whose Office of Management and Budget
then "threatened to block fimding for the
study unless the questions were dropped."
NIOSH relented, thus impairing the VDT
study. This retreat signaled a servility to
capital's friends in high places that would
likely blemish any NIOSH examination of
the semiconductor industry workplace.
California health officials, according to the
San Jose Mercury News, are citing bare
budgets and industry intransigence as ex-
cuses not to study health problems in the
clean room. "Industry is key to the success
of the study," according to the state's chief
of epidemiological studies. Government
agencies remain an unlikely ally for labor.
The industry is biding its time.
In the aftermath of the Hudson plant
study, some three dozen organizations
ranging from the Santa Clara Center for
Occupational Safety and Health (SCCOSH)
to IBM Workers United and the Environ-
mental Defense Fund, as well as union
activists and officials, sent an open letter
to semiconductor firms and drafted a posi-
tion paper on "Health and Safety in the
Semiconductor Industry." The groups
are asking the industry to "remove toxics,
not workers" from the workplace. They
also charge that exclusionary policies such
as AT&T's are short-sighted and possibly
in violation of federal laws that forbid
employment discrimination on the basis of
sex or pregnancy.
For more information on reproductive
and other hazards in the high-tech work-
place, call the Confidential Reproductive
Hazards Hotline (408) 998-4050 or (800)
4242-USA. For copies of Silicon Valley
Toxic News, contact the Silicon Valley
Toxics Coalition, 277 West Hedding St.
§208. San Jose, CA 95110 or call (408)
PROCESSED WORLD 19
A Day Older, A Dollar Poorer!
n ?]N ^15 "Fire and Ice"
covered a strike at Watson-
ville Canning and Frozen
Food Company in Califor-
nia. The strike began Sept.
3, 1985 when the company
slashed wages from an ave-
rage of $6.66 to $4.75 an
hour, as well as many other
take-aways (dues checkoff,
vacation pay for seasonal
workers, etc.). The workers
are represented by Team-
sters Local 912, were mostly
Hispanic women, and struck
after an 800-1 vote. The
company used legal injunc-
tions and cops in its attempt
to keep operating, but was
unsuccessful. Workers re-
fused to cross the picket
lines, and the Watsonville
community supported the
Despite the international union's lack of
support, the strike continued for 18 months,
with the workers running the finances,
publicity, child-care and solidarity actions.
Scabs were paid $5.15/hr. but the com-
pany was never able to reach normal
production. Finally, in February of 1987
Wells Fargo bank began foreclosure pro-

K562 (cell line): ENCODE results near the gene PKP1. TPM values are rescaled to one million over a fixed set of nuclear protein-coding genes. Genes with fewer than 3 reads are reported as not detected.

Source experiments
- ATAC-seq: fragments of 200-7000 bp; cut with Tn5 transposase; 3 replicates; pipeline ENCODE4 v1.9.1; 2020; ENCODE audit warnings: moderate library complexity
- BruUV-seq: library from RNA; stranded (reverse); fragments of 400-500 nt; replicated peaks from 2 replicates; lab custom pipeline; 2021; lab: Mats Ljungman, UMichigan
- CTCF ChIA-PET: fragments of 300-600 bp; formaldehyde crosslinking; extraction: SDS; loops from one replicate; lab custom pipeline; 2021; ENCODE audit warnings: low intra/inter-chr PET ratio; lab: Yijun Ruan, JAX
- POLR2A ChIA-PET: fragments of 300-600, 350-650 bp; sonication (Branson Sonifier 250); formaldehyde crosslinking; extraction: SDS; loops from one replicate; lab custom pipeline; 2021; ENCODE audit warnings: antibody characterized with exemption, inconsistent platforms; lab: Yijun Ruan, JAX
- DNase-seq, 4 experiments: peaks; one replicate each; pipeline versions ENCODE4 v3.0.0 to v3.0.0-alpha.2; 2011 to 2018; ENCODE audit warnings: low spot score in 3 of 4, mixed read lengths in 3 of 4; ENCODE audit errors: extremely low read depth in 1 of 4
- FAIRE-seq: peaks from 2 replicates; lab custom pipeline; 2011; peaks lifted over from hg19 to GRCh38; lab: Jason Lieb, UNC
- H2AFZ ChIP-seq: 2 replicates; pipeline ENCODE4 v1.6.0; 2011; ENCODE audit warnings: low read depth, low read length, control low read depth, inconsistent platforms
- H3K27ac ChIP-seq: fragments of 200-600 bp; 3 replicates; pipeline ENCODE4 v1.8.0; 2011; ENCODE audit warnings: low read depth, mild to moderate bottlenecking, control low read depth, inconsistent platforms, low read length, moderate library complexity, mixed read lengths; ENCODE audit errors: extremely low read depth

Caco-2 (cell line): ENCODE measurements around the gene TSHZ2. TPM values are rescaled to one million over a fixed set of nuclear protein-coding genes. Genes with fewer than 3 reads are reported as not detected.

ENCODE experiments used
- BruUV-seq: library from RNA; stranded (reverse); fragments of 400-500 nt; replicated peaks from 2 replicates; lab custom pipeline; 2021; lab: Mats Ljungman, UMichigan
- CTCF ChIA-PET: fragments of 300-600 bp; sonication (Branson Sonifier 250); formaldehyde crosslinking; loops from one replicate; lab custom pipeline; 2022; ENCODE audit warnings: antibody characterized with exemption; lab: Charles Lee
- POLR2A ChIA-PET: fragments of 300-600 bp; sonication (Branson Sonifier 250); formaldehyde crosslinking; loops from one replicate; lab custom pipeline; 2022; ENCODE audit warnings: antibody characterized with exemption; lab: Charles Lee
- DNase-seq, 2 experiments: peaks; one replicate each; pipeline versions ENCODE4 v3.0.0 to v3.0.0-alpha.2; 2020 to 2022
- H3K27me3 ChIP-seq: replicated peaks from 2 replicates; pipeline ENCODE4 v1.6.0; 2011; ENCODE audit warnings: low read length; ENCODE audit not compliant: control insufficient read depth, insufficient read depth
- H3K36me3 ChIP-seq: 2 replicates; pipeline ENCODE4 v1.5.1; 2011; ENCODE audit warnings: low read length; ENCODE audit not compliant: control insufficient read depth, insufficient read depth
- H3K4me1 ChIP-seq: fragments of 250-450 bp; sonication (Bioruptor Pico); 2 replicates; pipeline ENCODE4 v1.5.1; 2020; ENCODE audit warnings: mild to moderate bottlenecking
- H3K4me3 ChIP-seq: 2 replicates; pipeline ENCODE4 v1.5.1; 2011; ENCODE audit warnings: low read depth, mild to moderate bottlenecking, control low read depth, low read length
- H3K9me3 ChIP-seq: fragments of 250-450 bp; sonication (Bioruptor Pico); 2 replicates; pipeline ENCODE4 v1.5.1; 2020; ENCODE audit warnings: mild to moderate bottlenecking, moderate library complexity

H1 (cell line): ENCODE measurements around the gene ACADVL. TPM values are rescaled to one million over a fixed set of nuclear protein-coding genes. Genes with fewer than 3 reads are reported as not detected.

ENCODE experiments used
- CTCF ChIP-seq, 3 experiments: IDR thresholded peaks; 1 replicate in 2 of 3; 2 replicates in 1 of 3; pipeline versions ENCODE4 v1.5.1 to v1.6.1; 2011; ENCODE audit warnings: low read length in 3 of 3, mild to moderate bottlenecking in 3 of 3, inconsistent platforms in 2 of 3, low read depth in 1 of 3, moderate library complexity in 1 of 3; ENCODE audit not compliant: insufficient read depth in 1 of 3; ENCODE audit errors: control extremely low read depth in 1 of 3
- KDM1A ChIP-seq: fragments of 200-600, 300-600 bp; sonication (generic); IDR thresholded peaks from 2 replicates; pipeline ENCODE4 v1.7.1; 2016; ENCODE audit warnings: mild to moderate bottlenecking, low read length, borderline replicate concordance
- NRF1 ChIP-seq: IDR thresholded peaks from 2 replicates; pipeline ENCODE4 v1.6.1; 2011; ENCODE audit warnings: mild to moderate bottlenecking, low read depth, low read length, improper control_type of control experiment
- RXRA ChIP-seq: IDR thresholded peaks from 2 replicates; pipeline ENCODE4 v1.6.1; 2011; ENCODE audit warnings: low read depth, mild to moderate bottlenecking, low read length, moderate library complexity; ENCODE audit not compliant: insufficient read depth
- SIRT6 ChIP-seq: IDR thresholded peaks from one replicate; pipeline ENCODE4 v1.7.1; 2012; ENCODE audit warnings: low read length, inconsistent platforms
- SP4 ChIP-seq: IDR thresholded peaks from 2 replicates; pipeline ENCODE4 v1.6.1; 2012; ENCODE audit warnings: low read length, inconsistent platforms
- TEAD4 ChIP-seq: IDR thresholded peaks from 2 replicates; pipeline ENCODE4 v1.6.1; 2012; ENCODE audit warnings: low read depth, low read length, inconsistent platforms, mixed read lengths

ceedings against the now desperate com-
pany (owing over $7 million). A group of
creditors, mostly growers in the area,
formed NORCAL Frozen Foods and bought
the plant. They immediately re-opened
negotiations, offering improved wages
($5.85/hr., now the prevailing union wage
in the area). The union officials approved,
but the workers refused to ratify the of-
fer, in particular because of inadequate
medical coverage. Although the union cut
off strike benefits and announced that the
strike was over, the rank-and-file had a
different idea and went back out on the
picket lines. Five days later, the new own-
ers gave in to the workers' medical de-
mands as well as their demands for se-
niority rights and amnesty for strikers
(which was tantamount to dismissing the
scabs). This contract was ratified by 543-
21. The plant is now operating again, with
full production expected by autunm '87.
Although the new owners appear to be an
improvement it remains to be seen if they
will follow words with actions.
So, after 18 months of poverty, mil-
lions of dollars drained out of a tiny com-
munity, numerous arrests and evictions,
it's back to business as usual. The workers
accepted a dollar an hour less, and other-
wise are about where they were a year and
a half ago. The company, however, not
only didn't get its way, it went bankrupt.
The workers gained an intangible benefit —
they refused to give up, and broke their
immediate enemy. Facing union busting and
take-backs from the largest cannery in the
U.S., a combative spirit and enduring
tenacity carried the day.
— Primitivo Morales
PROCfSSf O WOBl
o o o
for Judy Wapp and David Everest
If you look closely at those who speak about
"our flag" or "our country"
you'll observe they have one thing in common:
they wear ties. In each sector of the globe
this is the same: before they get you to kill
for them, or suffer for them, or hate for them
they put on a tie, pick up the speech
somebody else was paid to write, step to
a microphone and start. Ties
are the real flags of such people.
The few women or priests among them dress
in an equally recognizable manner.
But ties let them identify their counterparts
in different geographic areas.
Later, after the war
or the crisis or the trade dispute
it will be revealed that the men and women of the ties
made lots of money through deals in the other region
while they were buying and selling
the lives of the rest of us
or the products we create at work
or the minerals or crops found locally.
Then the ties begin to flap
about the "natural historic friendship
between our two great peoples"
until the time comes to seal a border again,
(who you'll note also wear ties)
and energetically wave the flags.
But always the first allegiance
these talkers pledge to in the morning
is their ties.
On the plaza at the United Nations building in New York
instead of flagpole after flagpole displaying
the massed banners of the globe
they should run up the world's ties:
board of director ties,
central committee ties,
senior administrative staff ties.
This would give a more accurate picture
to the tours of school kids or anyone else attempting to grasp